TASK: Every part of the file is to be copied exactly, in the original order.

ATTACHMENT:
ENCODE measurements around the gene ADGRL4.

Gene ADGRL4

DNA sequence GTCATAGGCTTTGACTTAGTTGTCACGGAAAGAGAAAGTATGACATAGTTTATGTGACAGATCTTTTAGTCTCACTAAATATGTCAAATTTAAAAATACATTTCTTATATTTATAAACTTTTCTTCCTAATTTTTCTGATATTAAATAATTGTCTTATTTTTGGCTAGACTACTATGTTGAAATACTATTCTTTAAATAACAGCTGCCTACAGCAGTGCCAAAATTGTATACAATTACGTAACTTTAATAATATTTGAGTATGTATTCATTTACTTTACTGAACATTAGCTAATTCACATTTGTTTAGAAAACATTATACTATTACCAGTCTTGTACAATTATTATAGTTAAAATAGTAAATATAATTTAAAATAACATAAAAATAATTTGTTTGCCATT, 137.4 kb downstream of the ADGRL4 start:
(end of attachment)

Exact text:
ENCODE measurements around the gene ADGRL4.

Gene ADGRL4

DNA sequence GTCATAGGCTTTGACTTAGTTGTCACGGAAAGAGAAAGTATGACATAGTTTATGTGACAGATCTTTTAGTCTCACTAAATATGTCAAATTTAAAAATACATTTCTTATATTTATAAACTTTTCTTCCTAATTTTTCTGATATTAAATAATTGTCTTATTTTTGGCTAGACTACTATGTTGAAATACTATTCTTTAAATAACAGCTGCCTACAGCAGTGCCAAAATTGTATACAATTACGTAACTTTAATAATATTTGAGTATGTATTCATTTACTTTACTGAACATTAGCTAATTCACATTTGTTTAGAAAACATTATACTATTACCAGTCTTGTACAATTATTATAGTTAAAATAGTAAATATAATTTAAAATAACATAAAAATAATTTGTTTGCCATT, 137.4 kb downstream of the ADGRL4 start: